In the private sector, the financial services industry is filling big gaps in efforts to tackle financial exclusion, with credit unions and building societies providing many of the cheapest loans available. I hope that we shall see further measures to extend the role of credit unions and building societies.
Perhaps we should consider a mutual model for Railtrack. In addition to considering whether to renationalise it or maintain it as a purely private company, surely it is worth debating the option of applying a not-for- profit or business mutual model to that organisation. We could consider applying mutual models in the water industry, too, as a means of remedying serious under- investment and a lack of consumer input and control in the sector.
In debating our public services, particularly our criminal justice system, we have to consider not only structure but how to improve the quality of leadership. I think that, with the extra resources that the Government are making available, the police reform Bill will help police in my constituency to develop much more flexible and effective services, to respond more quickly to the concerns of local people. Nationally, we have to find a much better way of celebrating and rewarding best practice in police forces and other parts of the public services. We also have to examine ways of enabling leaders to develop their talents and consider how best to retain our police officers.
We definitely have to ensure that there is a much more sensitive, partnership-style approach to national monitoring and inspection regimes by bodies such as the Office for Standards in Education and the Audit Commission. Those regimes should, however, remain just as rigorous. We also have to consider how to maintain the flow of staff between our public services and private and third-sector bodies.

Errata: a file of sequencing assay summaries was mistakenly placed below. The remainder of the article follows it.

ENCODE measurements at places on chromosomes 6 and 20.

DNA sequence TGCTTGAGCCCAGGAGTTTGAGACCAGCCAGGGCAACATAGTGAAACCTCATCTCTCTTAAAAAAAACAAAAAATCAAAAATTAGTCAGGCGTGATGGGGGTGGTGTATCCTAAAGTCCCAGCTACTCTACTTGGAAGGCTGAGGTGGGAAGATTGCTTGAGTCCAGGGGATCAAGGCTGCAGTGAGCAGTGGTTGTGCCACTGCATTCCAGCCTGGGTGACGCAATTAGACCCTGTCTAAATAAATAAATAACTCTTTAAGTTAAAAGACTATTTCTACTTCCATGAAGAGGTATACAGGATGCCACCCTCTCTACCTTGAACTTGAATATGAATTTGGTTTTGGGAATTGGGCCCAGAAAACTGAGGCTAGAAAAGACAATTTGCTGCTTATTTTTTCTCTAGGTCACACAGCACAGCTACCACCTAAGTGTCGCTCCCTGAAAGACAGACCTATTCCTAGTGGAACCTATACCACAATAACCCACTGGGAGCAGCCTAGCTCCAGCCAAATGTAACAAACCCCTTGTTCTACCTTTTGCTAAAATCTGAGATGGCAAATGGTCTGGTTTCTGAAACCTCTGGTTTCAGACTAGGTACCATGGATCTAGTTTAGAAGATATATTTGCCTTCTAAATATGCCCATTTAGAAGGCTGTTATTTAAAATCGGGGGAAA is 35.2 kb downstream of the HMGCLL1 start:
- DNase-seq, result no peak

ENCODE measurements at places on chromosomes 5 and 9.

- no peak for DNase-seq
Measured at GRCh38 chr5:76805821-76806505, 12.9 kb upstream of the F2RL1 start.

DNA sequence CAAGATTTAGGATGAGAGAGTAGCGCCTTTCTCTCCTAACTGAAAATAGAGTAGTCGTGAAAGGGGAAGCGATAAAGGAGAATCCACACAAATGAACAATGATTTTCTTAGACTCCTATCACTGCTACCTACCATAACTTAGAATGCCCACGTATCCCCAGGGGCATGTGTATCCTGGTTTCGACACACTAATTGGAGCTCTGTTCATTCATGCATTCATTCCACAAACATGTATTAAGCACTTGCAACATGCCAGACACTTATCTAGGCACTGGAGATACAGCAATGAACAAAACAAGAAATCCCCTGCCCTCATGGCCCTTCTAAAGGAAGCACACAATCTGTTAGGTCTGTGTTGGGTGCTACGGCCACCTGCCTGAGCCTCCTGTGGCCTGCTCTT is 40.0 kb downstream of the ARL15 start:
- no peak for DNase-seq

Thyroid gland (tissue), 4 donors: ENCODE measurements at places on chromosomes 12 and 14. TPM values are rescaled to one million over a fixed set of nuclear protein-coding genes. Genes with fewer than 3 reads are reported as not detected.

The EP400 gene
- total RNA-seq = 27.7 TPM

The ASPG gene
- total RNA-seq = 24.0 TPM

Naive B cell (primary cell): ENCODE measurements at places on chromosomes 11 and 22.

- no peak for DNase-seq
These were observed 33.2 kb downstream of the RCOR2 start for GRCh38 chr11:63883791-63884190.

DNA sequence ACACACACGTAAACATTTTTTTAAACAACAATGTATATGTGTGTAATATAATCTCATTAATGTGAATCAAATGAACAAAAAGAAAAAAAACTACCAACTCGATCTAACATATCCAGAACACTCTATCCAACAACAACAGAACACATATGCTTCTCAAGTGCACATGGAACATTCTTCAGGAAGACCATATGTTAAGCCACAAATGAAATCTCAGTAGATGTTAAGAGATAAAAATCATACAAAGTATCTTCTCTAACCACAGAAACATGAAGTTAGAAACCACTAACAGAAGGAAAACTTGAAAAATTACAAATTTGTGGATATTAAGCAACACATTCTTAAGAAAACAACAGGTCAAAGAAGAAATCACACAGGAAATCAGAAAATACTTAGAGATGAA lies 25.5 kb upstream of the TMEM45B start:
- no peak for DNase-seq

In the general election campaign, the quality of the health service and the fear of crime were two of the most important issues in my constituency. I hope that we shall see much more investment in Northwick Park hospital, which is the key acute hospital in my constituency. The NHS reform Bill will be a key factor in giving GPs a greater say and greater clout in the local health care economy. I hope that such measures will enable us to modernise intermediate care services, such as those that are potentially on offer at Northwood and Pinner community hospital.
Mr. Thomas: The one key concern flagged up by the amendment, Mr. Deputy Speaker, is the falling participation rate in our national elections. One of the ways to tackle the drop in numbers of those voting in my constituency and the wider borough of Harrow will be to provide additional resources to tackle some of the problems in Harrow. There is real social need alongside great wealth in the area, and I hope to see changes in the local government funding formula to reflect that.
I welcome the Bills on police reform and the proceeds of crime, not least because, over the next 12 months, they will help to tackle a key challenge for the Metropolitan police--violent crime. The experience of crime and the fear of violent crime in particular have a deeply pernicious influence on people's lives and their ability to participate in the community. A new drive to take on the organised criminals behind much of London's violent crime--aided by the criminal asset recovery agency, for example--is essential.